1. THE RISING ACIDITY OF OUR OCEANS IS DISSOLVING CRAB SHELLS
Ocean acidification and the subsequent lowered pH of seawater is affecting the structural integrity of Dungeness Crabs along the US West Coast, according to a study published by the National Oceanic and Atmospheric Administration (NOAA).
Researchers looked at ocean acidification levels from 2016 and found that the lowered pH levels of seawater in Oregon, Washington and British Columbia are dissolving the shells of young Dungeness Crabs. This causes damage to the crab’s sensory organs, potentially impairing their ability to swim, stay buoyant and escape from predators.
Ocean acidification is a term used to describe the chemical reactions which take place when carbon dioxide is absorbed by seawater. This complex process effects the seawater’s chemistry, lowering the seawater’s pH and levels of calcium carbonate minerals.
Calcium carbonate minerals are essentially the building blocks of the skeletons and shells of many marine organisms, such as crabs and coral. When the levels of these minerals are lowered, marine organisms’ ability to produce and maintain their shells and skeletons are greatly impacted.
“If the crabs are affected already, we really need to make sure we start to pay much more attention to various components of the food chain before it is too late,” said lead author Nina Bednarsek, senior scientist with the Southern California Coastal Water Research Project, according to the Sustainability Times.
2. THE WORLD’S CORAL REEFS ARE DYING
An estimate from the United Nation Intergovernmental Panel on Climate Change (IPCC) indicates that global warming of 2°C could kill 99% of all corals, drastically impacting marine biodiversity and those that rely on it.
A report published by the Environmental Justice Foundation highlights the vital importance of coral reefs around the world and the immense threats that they are currently under, including ocean acidification, warming and deoxygenation.
“The loss of this habitat would have devastating impacts on marine wildlife across interconnected ecosystems. Species of fish, dolphins, sharks and already endangered sea turtles would be widely affected. It would also prove catastrophic for the estimated 275 million people living in coastal communities who depend directly on coral reef ecosystems for food, income and storm protection,” says the report.
News of dying reefs have been shared for years. In 2016, Australia’s Great Barrier Reef experienced a mass bleaching event due to a marine heatwave which affected approximately 30% of the reef, yet it is the level of severity which is alarming. A study published August 2019 regarding severe marine heatwaves found that in some cases “the water temperatures are so warm that the coral animal doesn’t bleach… the animal dies and its underlying skeleton is all that remains.”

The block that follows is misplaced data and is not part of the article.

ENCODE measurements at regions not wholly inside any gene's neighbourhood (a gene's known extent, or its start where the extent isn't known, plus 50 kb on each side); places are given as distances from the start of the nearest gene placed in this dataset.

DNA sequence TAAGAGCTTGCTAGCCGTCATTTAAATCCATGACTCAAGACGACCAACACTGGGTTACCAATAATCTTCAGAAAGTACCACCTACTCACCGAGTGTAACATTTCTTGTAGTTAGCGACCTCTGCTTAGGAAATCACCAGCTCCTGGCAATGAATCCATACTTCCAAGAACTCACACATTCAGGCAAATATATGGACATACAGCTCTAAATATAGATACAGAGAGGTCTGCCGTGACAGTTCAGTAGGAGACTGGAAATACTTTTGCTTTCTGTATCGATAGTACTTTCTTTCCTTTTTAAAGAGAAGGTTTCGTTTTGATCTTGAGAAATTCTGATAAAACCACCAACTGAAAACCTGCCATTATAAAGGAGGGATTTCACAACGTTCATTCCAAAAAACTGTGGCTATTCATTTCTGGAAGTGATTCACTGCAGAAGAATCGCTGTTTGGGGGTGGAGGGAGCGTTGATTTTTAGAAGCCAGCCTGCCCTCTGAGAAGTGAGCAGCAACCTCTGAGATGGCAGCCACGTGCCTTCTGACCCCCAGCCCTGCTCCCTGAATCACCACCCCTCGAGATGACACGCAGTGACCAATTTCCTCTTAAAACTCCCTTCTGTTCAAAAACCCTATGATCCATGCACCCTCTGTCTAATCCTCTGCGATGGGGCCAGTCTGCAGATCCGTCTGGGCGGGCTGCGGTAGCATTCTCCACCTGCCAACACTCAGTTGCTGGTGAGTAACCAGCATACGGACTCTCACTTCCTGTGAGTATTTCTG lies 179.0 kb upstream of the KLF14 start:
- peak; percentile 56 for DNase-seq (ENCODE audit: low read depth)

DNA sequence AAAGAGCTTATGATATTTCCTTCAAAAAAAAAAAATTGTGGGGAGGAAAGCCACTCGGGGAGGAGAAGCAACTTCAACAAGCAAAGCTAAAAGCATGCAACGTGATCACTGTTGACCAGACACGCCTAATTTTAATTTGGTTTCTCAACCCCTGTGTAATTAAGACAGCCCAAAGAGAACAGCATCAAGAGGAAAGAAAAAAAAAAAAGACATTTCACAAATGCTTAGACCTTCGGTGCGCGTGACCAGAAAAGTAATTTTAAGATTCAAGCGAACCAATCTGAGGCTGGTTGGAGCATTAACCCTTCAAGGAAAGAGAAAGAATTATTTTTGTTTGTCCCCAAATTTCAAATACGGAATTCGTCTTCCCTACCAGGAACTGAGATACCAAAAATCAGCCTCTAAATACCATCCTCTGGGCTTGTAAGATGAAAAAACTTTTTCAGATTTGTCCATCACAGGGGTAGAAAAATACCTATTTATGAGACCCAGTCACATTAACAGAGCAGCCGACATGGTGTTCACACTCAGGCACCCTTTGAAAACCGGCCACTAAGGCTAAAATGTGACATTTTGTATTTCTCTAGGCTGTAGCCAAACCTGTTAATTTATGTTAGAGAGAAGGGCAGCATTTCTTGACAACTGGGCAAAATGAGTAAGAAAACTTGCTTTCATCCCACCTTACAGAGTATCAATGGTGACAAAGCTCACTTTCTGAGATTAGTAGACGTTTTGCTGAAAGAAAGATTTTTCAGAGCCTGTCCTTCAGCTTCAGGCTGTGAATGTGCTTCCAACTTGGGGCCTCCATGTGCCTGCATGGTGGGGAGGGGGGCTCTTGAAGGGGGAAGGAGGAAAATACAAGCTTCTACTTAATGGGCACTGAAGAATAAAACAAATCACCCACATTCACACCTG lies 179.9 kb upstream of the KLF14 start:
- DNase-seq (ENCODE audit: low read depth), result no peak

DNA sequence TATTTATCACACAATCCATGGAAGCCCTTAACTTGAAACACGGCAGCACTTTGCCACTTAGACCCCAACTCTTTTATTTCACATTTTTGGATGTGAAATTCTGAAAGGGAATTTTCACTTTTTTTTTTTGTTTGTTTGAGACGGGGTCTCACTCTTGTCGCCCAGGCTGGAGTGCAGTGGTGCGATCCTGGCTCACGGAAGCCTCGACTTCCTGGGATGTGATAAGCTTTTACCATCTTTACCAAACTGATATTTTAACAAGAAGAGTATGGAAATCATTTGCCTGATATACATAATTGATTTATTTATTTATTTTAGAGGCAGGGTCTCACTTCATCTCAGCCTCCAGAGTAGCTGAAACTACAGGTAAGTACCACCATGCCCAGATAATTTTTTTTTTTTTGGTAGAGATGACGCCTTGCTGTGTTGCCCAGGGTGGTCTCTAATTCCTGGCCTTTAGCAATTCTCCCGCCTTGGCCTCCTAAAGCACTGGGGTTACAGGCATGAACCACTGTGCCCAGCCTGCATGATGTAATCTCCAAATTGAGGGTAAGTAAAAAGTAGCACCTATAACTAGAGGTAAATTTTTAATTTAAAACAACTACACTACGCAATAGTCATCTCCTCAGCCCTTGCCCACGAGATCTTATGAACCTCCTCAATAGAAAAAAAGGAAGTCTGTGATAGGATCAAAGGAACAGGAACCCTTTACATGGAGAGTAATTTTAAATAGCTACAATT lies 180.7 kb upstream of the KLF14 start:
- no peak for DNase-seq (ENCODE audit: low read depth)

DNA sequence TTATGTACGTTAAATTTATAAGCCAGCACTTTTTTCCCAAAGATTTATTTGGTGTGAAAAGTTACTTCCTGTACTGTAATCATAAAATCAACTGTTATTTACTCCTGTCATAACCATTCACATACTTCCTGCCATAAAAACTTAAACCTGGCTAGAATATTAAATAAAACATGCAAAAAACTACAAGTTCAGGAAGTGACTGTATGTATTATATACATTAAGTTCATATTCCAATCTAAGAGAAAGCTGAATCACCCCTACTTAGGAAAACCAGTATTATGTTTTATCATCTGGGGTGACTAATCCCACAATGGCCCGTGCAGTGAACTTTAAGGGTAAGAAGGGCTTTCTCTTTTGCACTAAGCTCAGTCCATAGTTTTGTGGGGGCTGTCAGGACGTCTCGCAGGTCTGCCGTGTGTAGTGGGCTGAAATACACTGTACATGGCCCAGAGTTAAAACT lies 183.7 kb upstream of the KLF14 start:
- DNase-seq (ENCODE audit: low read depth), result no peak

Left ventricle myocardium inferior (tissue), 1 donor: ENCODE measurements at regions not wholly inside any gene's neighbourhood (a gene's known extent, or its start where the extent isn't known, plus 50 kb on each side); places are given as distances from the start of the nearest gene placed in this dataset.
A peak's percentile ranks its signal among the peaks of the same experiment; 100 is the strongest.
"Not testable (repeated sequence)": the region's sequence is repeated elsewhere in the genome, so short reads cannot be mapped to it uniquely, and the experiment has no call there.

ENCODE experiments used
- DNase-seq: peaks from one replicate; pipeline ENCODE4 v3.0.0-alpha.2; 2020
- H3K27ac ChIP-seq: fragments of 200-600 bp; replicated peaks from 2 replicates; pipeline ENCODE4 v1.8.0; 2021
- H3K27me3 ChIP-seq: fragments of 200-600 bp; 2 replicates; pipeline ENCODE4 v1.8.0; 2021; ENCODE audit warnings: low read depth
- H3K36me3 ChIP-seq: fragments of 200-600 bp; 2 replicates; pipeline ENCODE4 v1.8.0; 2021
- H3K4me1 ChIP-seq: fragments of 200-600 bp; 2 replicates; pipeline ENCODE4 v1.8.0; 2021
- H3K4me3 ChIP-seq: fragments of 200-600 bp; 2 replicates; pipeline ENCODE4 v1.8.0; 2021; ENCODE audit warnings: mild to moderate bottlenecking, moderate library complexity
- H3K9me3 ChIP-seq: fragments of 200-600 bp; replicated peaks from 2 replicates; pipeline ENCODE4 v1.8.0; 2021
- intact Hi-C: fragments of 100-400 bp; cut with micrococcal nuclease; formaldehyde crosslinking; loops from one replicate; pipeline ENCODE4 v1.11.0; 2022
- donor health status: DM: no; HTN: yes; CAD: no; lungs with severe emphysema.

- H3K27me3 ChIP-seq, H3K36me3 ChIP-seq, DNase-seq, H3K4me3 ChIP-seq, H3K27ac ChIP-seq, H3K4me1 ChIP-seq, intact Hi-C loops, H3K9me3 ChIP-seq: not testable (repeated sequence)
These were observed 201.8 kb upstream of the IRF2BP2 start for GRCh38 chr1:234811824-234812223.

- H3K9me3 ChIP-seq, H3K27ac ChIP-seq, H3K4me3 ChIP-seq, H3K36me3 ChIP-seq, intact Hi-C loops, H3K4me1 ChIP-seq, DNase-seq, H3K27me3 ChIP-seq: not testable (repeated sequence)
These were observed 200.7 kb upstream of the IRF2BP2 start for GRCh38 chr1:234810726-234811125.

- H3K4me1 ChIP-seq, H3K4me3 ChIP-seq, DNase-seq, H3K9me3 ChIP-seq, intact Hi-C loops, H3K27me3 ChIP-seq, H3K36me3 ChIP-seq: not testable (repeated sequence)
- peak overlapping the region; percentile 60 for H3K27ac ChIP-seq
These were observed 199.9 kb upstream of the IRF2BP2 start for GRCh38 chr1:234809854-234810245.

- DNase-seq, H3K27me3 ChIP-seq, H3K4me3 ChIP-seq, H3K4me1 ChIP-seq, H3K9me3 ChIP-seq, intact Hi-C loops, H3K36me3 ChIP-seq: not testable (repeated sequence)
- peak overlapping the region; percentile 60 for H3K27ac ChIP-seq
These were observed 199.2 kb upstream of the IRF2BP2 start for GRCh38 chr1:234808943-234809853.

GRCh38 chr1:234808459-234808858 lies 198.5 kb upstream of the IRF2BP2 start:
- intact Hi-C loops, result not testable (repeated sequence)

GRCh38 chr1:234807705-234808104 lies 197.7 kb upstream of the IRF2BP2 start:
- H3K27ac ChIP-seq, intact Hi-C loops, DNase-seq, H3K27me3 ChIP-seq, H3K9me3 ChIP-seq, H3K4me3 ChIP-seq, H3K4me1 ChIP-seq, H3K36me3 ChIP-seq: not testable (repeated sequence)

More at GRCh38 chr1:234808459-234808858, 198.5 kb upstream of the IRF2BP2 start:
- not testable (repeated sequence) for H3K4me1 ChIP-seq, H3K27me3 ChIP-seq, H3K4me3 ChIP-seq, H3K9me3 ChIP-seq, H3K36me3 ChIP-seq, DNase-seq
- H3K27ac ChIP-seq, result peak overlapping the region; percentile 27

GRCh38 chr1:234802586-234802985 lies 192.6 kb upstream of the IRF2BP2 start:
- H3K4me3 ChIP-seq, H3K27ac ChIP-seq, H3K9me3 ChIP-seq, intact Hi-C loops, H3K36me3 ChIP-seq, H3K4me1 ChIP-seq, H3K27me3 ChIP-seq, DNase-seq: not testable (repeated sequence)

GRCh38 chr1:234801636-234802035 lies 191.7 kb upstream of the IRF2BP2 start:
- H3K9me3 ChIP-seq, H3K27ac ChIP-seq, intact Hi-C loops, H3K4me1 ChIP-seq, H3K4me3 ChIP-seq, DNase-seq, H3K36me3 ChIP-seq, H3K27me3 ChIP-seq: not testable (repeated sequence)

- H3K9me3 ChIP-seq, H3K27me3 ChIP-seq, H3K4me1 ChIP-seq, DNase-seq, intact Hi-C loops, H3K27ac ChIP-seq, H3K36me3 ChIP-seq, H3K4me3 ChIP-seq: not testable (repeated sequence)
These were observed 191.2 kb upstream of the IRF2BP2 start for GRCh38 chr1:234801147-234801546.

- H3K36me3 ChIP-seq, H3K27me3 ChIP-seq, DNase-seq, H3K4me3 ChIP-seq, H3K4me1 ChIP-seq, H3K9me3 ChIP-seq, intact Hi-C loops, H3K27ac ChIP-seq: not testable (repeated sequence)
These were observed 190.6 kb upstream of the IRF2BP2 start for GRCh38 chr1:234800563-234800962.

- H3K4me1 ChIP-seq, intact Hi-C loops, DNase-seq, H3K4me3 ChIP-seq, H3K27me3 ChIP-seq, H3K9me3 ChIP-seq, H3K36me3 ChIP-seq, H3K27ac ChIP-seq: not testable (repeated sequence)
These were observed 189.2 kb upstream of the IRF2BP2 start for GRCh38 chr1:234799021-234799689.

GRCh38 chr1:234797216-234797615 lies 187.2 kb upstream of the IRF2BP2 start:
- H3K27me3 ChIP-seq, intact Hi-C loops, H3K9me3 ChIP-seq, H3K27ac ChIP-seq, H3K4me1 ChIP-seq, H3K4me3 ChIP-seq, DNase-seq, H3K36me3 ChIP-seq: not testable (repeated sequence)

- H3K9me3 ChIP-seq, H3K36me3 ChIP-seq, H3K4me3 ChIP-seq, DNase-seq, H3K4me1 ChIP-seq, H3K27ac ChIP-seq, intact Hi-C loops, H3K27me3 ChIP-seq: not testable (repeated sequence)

“More than 75% of all coral reefs on the planet are currently threatened by a combination of stressors including climate change, overfishing and destructive fishing, coastal development, pollution and damage,” says the Environmental Justice Foundation report. “As they deteriorate, fish populations disappear, reefs provide less storm protection, they are less attractive to tourists and they no longer contribute to the formation of sandy beaches, another protective barrier for coastlines and attraction for tourists.”
The report also outlines the economic value of coral reefs, with tourism and recreation equating to $9.6 billion, coastal protection to $9 billion, fisheries to $5.7 billion, and wildlife to $5.5 billion. These figures are delivered with a “note of caution: valuing biodiversity in this way is of course subjective, how do we put a value on a species’ intrinsic right to exist?”
3. “WARNINGS FOR THE FUTURE” PHOTOGRAPHER CAPTURES DEVASTATING IMPACT OF PLASTIC POLLUTION
Photographer Shane Gross has received first prize in the conservation category of the 2019 Ocean Art Underwater photo competition with an eerie photo of a turtle entangled in fishing line.
The photo was shot in Eleuthera, Bahamas where Shane was on a dive with his partner, Anita.
“My dive buddy came to me in tears talking about a poor turtle that was already long dead, tangled in fishing line. She didn’t have time to remove the line so she told me where it was and I went back. I didn’t want any scavengers to also become entangled,” said Shane.
“I took my camera because images like this can become warnings for the future. We don’t want any other turtles, or any creatures, to become doomed to the same unfortunate fate: drowned and wasted thanks to our negligence.”
The haunting photo showcases the impact of art in delivering a message. According to a report published by Greenpeace, abandoned, lost or discarded fishing gear is estimated to make up 10% of the plastic waste in our oceans.
“Around 300 turtles were discovered dead in a single incident in 2018, entangled in ghost fishing net in Mexican waters,” says the report.
“There is still a remarkable amount of beauty in our ocean but if we don’t also draw attention to these truths, it gets too easy to ignore what we are doing to that beauty,” said Mr Gross.